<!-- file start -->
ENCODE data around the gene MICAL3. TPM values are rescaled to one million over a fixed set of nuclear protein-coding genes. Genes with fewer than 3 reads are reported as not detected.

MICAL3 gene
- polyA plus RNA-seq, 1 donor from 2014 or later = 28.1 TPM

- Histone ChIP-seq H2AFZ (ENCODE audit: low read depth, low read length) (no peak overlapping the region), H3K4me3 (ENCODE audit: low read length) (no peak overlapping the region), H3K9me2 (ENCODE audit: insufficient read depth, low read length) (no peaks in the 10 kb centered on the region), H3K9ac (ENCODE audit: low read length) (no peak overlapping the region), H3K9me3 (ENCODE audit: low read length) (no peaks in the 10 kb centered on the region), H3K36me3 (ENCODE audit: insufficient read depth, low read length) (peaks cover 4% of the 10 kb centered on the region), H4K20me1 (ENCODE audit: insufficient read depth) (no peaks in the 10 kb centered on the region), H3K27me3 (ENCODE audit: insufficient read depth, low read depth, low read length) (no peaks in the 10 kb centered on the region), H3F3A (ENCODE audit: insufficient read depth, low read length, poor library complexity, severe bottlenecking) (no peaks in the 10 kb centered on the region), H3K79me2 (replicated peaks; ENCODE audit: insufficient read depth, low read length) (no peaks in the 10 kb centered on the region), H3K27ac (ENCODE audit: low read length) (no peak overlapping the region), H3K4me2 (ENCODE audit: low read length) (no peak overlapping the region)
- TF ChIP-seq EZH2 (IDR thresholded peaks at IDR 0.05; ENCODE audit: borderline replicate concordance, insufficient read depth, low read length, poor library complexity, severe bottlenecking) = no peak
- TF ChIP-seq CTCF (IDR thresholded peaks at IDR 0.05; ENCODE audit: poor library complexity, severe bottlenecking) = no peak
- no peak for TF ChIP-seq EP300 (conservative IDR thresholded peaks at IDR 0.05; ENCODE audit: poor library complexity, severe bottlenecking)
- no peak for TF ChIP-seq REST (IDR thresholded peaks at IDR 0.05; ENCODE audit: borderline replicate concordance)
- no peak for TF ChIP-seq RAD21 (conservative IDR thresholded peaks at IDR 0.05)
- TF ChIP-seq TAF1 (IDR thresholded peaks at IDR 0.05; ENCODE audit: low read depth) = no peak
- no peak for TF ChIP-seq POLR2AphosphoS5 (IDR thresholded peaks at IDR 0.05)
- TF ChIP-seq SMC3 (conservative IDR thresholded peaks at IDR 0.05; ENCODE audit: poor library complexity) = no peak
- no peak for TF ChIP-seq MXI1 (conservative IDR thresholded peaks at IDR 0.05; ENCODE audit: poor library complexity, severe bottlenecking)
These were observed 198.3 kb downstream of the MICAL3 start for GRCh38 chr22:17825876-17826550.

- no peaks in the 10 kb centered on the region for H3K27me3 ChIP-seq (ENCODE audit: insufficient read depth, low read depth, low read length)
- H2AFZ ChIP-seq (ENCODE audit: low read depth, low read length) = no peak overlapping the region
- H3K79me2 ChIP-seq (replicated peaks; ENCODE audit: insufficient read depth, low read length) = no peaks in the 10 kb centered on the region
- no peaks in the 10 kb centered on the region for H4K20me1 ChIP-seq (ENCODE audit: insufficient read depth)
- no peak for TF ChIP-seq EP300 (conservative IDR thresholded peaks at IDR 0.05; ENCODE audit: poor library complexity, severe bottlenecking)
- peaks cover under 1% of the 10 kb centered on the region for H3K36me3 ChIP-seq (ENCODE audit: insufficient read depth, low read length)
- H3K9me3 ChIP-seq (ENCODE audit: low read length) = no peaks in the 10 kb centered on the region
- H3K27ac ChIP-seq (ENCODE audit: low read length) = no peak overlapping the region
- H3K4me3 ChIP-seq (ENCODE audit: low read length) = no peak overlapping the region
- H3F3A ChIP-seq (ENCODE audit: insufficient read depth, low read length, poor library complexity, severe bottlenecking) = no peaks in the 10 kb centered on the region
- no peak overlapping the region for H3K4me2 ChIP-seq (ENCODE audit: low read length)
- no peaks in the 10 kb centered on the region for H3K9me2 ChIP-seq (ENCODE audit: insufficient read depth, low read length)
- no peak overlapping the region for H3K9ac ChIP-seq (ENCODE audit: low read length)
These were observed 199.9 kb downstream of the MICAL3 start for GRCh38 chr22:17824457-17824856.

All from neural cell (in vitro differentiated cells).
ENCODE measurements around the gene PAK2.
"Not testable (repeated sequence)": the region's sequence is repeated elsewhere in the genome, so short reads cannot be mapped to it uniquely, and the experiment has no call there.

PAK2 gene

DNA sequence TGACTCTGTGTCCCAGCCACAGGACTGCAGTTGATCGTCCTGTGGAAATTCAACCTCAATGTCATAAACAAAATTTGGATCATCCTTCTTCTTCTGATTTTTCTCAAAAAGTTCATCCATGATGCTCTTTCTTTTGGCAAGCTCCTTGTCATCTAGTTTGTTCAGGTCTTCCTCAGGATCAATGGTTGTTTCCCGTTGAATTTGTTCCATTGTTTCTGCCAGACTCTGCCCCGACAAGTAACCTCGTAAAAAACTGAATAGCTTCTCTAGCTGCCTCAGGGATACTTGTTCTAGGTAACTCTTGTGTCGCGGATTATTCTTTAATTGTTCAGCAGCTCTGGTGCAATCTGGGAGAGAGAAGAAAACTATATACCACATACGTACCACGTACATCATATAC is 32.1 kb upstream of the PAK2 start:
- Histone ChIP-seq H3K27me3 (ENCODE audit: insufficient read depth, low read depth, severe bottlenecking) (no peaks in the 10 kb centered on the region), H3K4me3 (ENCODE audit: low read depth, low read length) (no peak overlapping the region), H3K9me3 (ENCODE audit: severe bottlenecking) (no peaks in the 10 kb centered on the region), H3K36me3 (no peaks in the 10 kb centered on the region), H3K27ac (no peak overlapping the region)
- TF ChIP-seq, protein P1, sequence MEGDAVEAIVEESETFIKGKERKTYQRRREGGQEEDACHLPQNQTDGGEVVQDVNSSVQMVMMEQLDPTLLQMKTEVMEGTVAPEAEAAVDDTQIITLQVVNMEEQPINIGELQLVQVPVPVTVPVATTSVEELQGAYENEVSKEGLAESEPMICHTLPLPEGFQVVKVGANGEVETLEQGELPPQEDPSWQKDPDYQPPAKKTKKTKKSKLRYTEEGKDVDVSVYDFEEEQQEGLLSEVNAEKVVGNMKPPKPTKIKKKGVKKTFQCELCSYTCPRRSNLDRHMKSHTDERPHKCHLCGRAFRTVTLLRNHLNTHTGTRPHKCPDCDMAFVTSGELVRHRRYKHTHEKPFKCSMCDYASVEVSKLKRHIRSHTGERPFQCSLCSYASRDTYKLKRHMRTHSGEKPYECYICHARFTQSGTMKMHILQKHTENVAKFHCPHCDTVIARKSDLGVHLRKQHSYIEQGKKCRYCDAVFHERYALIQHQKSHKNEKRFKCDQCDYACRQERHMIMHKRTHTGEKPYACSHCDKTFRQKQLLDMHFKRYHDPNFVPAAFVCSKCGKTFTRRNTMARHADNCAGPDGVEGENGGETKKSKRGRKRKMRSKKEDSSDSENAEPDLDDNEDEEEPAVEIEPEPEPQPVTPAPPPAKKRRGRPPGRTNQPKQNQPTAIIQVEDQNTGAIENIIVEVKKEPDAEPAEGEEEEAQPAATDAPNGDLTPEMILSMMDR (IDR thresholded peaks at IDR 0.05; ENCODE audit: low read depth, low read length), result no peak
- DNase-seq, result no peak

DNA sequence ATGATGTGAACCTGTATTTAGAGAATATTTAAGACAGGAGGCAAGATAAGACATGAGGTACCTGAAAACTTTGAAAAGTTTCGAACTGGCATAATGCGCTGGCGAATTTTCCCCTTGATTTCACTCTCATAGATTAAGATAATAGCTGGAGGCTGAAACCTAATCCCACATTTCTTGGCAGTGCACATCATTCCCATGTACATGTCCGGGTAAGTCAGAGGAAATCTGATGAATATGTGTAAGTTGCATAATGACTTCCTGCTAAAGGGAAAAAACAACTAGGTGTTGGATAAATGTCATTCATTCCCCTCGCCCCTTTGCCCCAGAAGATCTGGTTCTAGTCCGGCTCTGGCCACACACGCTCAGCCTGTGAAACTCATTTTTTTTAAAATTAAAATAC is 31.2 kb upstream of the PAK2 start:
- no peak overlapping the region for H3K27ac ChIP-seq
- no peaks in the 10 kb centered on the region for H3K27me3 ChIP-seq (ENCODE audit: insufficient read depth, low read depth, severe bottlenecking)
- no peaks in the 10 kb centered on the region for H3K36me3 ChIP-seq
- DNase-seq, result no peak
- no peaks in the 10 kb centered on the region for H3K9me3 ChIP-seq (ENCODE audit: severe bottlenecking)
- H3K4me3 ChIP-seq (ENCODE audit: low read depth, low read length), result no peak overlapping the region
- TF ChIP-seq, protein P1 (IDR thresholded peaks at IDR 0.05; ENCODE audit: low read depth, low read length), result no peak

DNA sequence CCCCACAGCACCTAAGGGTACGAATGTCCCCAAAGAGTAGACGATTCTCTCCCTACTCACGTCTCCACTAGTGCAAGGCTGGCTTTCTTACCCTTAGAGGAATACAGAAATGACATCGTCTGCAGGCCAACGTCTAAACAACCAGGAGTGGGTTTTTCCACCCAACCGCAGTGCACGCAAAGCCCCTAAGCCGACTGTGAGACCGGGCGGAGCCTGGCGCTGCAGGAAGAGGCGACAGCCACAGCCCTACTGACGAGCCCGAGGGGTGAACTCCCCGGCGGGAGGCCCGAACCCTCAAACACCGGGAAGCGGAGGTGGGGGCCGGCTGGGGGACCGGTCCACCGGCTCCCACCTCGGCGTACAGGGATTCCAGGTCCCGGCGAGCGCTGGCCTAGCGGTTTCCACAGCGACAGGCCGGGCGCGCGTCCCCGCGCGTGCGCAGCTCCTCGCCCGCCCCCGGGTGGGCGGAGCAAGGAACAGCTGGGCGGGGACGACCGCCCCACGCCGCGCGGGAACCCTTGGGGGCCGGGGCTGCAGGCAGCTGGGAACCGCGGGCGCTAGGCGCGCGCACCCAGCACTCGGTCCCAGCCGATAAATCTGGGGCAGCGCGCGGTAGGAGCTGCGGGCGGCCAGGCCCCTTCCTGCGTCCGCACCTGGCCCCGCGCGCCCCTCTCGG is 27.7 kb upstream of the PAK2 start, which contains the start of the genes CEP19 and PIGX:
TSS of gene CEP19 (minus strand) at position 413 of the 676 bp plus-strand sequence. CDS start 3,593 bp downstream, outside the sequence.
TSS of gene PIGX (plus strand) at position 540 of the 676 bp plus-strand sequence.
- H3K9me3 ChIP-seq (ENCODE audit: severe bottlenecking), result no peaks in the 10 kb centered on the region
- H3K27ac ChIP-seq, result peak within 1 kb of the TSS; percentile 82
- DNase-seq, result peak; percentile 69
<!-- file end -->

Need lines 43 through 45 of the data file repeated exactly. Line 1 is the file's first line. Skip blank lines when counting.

- H3K4me3 ChIP-seq (ENCODE audit: low read depth, low read length), result no peak overlapping the region
- TF ChIP-seq, protein P1 (IDR thresholded peaks at IDR 0.05; ENCODE audit: low read depth, low read length), result no peak

DNA sequence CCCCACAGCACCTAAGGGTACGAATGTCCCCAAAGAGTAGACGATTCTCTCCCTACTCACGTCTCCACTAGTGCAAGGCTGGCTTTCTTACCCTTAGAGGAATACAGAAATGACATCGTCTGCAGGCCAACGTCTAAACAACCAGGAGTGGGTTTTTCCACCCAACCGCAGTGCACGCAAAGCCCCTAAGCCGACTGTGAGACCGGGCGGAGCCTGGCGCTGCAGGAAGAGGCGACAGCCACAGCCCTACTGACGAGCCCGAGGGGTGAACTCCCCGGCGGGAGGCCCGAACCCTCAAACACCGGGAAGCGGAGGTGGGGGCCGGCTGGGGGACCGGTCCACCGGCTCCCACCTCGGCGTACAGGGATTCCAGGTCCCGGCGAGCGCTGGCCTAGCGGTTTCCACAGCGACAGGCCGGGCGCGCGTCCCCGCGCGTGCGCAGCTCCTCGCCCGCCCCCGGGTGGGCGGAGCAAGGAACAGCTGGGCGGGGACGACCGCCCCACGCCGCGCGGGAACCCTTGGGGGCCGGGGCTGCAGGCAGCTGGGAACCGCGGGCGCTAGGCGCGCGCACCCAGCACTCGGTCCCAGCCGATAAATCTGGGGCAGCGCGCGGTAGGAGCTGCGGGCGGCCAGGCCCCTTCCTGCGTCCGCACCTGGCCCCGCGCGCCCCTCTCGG is 27.7 kb upstream of the PAK2 start, which contains the start of the genes CEP19 and PIGX: